Just under 4 billion people have censored, highly-restrictive or in most cases, no access to the internet, says a new soon-to-be-released study by the World Wide Web Foundation, the brainchild of world-wide-web inventor Sir Tim Berners-Lee.
Worldwide growth of internet access has significantly slowed, according to new information, suggesting that billions of poor and isolated people have no possibility of using online tools to lift their communities above deep poverty and ignorance.
Beginning in 2015, the rate of global online access has sharply dropped, particularly among women and poor in rural regions, significantly locking out over half of humanity from business, education, and the myriad of other opportunities of connected living, according to an as-yet-unpublished study pre-released to The Guardian.
Using UN data, the Berners-Lee World Wide Web Foundation report will be released next month, and will shockingly reveal that worldwide access to the internet has fallen from 19 percent in 2007 to below 6 percent in 2017.
"We underestimated the slowdown, and the growth rate is now really worrying," stated Web Foundation research director Dhanaraj Thakur.
"The problem with having some people online — and others not — is that you increase the existing inequalities," Thakur noted, cited by The Guardian.
"If you're not part of [the internet], you tend to lose out," he added.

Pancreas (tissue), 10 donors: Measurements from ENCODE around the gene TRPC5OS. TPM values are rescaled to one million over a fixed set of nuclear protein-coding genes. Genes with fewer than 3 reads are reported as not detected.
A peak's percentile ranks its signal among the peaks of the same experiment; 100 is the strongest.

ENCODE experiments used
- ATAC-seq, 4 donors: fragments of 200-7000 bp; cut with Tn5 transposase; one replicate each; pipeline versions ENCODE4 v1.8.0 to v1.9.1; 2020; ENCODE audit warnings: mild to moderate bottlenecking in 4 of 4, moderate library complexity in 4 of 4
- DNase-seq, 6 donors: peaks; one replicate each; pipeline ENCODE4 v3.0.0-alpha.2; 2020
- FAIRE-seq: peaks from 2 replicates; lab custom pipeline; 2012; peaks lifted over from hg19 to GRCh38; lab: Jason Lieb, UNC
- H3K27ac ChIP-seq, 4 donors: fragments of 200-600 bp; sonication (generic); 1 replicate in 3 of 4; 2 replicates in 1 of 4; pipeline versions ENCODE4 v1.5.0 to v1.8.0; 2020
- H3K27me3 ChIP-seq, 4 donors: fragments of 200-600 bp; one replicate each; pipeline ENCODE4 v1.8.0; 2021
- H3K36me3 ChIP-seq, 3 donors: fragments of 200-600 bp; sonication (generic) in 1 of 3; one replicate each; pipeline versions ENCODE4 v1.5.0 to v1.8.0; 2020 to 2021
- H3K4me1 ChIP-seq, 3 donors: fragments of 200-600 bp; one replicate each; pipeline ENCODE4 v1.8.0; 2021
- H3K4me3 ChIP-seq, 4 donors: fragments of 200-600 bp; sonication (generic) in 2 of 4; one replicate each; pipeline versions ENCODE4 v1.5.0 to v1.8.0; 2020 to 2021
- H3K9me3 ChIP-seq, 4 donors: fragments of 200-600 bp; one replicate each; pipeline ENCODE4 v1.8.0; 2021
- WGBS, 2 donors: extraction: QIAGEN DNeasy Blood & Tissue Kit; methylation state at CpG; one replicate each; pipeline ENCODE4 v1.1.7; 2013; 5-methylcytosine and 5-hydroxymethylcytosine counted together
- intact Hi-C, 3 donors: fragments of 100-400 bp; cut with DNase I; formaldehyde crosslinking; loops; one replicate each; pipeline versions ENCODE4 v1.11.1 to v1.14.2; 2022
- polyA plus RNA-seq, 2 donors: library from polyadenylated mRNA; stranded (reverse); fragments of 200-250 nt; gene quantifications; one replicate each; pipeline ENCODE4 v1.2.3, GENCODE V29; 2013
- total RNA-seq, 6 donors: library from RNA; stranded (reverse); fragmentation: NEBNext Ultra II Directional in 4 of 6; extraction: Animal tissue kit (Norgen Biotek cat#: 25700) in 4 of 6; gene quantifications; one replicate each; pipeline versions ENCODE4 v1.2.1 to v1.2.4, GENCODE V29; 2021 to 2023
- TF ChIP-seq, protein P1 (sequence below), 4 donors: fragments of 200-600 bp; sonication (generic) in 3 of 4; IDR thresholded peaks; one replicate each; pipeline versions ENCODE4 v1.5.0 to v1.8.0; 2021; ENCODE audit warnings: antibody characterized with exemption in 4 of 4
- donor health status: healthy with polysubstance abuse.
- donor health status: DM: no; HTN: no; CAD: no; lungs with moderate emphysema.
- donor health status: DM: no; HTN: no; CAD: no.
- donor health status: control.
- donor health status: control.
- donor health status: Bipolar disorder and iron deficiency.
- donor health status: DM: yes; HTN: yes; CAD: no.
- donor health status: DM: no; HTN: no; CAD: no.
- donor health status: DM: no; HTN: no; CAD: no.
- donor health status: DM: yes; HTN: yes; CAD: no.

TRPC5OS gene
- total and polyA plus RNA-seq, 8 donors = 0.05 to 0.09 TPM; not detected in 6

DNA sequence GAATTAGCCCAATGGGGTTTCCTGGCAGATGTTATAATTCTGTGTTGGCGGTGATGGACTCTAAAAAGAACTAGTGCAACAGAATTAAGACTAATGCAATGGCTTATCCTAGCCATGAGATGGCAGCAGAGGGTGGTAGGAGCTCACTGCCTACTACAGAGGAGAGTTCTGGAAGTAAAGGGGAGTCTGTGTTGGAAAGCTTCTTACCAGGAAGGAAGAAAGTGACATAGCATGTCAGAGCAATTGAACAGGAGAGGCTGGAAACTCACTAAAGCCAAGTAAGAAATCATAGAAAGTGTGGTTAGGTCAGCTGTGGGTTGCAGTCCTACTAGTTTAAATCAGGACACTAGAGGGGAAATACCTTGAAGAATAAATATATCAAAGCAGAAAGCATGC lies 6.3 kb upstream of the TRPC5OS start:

According to the new data, of the estimated 3.8 billion who are not connected, an overwhelming share are female. In rural, poor regions, numbers of men using the internet are double that of women.
Those who cannot access the world wide web miss out on online public debate, economic and educational opportunities and key digital government services including ID card applications and tax filing.
"As our daily lives become increasingly digital, these offline populations will continue to be pushed farther to the margins of society," notes the unpublished report, cited by The Guardian.
Something different has to happen to change the trend," stated Deputy Secretary General of the UN International Telecommunication Union Malcolm Johnson.
"We need much cheaper connectivity and there has to be more work done on content to attract people," Johnson asserted.
"It's not just about connectivity," he added, "You have to make it worthwhile for people to pay to connect. There has to be content they can understand and is of benefit to them."
Efforts to allow global internet access through the use of purpose-built satellite constellations and high-altitude balloon transponders are tech moves that could make a "huge difference," Johnson noted.